Grampus(Grampus griseus) , which is also known as the Risso’s dolphin, is considered to be the only species of dolphins in the genus of Grampus. It is also commonly known as the Monk dolphin among the many Taiwanese fishermen. The term grampus has been originally derived from the Latin terms for great(Grandis) and fish(Pisces) and these terms have been applied to many large fishes and it has also been used to address many cetaceans which include large killer whale that is also the members of the family Delphinidae.
Pilot whales (Globicephala spp.), pygmy killer whales (Feresa attenuata), melon-headed whales (Peponocephala Electra), and false killer whales (Peponocephala Electra) are some of the nearest relatives of these dolphins (Pseudorca crassidens).
Grampus, also known as Risso's dolphin, is a typical offshore resident of tropical and temperate ocean waters and a member of the dolphin family (Delphinidae). The grampus has a blunt head and a distinct longitudinal forehead crease and measures about 4 meters (13 feet) in length. It is unusual to dolphins in that it normally has no upper teeth and a lower jaw of zero to seven teeth. The heads and trunks of older males are extensively scarred, presumably from encounters with other grampuses.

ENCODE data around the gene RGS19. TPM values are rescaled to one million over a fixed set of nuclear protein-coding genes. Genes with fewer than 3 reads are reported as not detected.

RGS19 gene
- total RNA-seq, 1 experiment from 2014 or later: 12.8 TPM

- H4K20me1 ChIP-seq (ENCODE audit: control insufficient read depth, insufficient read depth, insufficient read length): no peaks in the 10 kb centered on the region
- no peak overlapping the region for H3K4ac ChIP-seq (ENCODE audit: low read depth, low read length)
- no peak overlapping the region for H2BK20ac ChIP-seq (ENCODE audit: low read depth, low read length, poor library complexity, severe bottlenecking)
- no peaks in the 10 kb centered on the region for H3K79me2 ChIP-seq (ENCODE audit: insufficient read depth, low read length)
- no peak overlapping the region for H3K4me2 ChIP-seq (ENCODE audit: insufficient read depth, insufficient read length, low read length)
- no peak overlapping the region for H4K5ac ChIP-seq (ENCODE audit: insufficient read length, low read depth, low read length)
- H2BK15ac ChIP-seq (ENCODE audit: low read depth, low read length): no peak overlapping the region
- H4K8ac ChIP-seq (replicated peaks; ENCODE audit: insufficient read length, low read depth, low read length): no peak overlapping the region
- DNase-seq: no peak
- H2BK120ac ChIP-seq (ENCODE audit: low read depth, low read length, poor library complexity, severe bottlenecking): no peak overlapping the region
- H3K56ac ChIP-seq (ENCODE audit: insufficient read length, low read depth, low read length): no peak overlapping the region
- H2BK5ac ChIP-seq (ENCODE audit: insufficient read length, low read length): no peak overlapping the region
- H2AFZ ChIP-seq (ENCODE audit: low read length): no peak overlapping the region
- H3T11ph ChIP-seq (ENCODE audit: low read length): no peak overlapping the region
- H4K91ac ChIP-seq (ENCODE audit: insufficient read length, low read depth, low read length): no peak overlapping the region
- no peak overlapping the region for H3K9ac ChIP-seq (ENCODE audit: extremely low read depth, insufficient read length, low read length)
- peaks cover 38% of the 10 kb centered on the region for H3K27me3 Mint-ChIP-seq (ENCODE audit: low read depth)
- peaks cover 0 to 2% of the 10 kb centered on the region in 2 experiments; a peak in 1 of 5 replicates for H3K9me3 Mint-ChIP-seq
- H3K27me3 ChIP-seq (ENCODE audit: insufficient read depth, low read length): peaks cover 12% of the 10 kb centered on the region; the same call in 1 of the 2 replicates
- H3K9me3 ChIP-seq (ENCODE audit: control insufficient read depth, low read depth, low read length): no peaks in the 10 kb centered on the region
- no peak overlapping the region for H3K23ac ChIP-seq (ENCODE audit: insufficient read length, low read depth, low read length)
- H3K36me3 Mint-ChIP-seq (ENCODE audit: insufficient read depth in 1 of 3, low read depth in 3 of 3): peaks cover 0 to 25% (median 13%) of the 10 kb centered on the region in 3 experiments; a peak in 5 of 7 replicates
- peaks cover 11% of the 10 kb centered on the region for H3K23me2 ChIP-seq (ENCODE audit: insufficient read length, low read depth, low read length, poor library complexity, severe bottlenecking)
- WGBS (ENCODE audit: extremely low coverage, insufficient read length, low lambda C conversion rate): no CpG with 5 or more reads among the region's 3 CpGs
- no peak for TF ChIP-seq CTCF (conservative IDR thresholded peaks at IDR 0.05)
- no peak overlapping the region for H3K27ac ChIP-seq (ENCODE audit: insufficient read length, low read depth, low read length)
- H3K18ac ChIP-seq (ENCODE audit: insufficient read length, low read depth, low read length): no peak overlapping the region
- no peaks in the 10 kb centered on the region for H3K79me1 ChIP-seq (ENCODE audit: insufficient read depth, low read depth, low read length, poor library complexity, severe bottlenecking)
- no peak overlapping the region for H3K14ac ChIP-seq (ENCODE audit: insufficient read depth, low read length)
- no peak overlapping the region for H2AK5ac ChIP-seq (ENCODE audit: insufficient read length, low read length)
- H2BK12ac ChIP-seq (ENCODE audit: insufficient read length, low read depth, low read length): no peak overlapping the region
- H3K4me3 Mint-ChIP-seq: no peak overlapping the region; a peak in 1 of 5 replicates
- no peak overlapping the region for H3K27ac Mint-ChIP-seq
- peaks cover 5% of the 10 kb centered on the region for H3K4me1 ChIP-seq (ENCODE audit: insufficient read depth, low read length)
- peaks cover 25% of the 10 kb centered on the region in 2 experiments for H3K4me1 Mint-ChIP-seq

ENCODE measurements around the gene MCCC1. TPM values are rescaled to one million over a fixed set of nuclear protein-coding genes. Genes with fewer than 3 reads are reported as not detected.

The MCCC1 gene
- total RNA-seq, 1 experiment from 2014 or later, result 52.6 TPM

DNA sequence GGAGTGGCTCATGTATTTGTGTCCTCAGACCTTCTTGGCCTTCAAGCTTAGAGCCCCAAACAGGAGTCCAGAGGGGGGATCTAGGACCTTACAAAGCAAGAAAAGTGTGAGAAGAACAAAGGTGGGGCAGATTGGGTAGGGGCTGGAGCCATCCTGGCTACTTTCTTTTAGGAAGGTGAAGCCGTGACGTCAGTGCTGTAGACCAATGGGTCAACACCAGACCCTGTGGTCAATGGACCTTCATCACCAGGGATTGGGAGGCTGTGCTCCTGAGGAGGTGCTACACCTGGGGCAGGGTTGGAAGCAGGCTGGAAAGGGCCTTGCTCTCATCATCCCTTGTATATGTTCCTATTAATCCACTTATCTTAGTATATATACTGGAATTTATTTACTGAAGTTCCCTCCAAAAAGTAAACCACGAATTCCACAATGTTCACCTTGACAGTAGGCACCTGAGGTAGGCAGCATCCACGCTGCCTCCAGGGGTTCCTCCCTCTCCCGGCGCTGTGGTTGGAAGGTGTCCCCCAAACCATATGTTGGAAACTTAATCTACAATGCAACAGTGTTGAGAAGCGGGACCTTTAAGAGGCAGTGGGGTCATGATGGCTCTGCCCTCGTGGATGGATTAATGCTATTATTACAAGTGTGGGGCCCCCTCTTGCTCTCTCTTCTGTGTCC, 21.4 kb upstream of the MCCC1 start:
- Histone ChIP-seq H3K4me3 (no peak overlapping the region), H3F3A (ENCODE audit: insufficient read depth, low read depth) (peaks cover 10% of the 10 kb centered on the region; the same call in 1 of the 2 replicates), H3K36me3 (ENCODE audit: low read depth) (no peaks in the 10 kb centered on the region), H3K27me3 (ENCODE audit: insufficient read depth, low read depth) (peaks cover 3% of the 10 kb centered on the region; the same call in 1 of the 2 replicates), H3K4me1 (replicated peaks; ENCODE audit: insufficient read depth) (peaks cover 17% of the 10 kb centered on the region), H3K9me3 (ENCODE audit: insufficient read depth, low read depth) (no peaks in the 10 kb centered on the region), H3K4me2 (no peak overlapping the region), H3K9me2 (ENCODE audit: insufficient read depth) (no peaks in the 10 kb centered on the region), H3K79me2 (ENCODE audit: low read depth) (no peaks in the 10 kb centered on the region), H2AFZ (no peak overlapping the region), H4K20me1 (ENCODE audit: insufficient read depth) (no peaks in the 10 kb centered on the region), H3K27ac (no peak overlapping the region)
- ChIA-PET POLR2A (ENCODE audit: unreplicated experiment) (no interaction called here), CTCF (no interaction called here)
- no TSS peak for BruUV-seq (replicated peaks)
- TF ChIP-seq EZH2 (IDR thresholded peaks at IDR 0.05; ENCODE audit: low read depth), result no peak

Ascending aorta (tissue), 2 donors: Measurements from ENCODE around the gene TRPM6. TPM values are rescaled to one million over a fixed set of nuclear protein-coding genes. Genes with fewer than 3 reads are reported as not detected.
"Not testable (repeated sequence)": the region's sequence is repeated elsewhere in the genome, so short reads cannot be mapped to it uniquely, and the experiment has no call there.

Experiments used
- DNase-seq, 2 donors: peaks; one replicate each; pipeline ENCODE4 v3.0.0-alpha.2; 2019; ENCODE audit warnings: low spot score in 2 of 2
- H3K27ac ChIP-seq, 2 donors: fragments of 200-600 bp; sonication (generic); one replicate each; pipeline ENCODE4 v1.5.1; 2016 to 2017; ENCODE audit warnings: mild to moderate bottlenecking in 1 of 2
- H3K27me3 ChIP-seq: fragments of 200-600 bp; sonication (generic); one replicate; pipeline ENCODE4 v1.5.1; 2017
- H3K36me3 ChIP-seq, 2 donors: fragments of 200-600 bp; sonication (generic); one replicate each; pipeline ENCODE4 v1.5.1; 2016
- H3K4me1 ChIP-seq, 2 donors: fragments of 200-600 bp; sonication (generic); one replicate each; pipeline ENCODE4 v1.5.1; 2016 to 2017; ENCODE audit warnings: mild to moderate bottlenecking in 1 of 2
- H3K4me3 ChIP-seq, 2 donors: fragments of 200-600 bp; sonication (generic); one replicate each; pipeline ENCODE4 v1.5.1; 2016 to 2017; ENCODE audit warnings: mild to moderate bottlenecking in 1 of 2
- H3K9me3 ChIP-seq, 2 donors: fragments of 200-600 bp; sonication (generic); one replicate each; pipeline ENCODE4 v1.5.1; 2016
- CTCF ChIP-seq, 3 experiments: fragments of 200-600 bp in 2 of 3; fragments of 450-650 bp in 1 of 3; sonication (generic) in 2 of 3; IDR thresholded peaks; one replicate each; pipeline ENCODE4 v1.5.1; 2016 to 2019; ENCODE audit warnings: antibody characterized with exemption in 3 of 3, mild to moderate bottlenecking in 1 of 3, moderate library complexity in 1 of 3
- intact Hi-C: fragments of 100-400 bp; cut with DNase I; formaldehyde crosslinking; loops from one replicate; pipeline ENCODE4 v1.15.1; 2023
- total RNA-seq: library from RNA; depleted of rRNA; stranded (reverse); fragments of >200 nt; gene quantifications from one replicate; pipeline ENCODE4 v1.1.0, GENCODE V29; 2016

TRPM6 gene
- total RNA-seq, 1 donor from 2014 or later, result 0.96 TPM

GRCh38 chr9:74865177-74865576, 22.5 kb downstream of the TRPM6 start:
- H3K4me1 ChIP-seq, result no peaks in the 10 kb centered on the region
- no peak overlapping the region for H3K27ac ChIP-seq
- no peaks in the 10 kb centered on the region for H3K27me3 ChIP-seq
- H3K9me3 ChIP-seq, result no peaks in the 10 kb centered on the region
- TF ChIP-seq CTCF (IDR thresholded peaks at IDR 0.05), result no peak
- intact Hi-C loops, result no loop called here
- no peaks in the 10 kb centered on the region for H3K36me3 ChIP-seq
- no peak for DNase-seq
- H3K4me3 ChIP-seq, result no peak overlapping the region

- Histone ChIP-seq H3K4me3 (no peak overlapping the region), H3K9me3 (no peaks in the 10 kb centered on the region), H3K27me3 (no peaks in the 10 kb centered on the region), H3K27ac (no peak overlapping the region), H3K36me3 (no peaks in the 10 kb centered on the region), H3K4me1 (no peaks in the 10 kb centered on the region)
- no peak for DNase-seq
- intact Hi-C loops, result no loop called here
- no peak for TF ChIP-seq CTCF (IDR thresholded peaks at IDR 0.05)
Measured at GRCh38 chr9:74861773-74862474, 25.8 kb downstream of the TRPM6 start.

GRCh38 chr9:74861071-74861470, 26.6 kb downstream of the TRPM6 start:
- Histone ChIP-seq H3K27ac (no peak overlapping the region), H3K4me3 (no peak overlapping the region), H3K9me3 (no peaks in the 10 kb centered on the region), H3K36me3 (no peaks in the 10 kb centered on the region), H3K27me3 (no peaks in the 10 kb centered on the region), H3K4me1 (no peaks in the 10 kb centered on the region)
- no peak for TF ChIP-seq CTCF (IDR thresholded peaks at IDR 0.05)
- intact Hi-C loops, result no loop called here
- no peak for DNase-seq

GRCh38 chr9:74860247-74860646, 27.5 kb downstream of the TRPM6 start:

In this article we are going to discuss the Risso’s dolphin which is also known as Grampus, its geographic range, habitat, Physical description, Reproduction, lifespan, food habits, and also all the related frequently asked questions will also be answered.
Taxonomy of the Risso’s Dolphin
Risso's dolphin was named after Antoine Risso, whose account was used as the basis for Georges Cuvier's first public description of the species in 1812. Grampus is one of the common names of the Risso's dolphin. The grampus was the common name that was also used to describe the orca. The origins of the term "grampus" are unknown. It may be a combination of the Latin grandis piscis and the French grand poisson, all of which signify large fish. The epithet griseus refers to the mottled (almost scarred) grey color of the animal's fur.
Range and Habitat
The Risso’s dolphins can be found in deep oceanic and continental slope waters in both hemispheres, from the tropics to the temperate zones. They can be found in Newfoundland, Norway, the Kamchatka Peninsula, and the Gulf of Alaska in the north to the southernmost points of South America and Africa, as well as southern Australia and New Zealand.
The Risso's dolphins are found worldwide in temperate and tropical waters. They can be found in the Indian ocean. The Pacific Ocean and the Atlantic oceans but they can also be found in the Mediterranean, Red Sea, and the Persian Gulf except for the Black sea. They can be found all the way from the Gulf of Alaska to southern Greenland, and all the way down to Tierra del Fuego.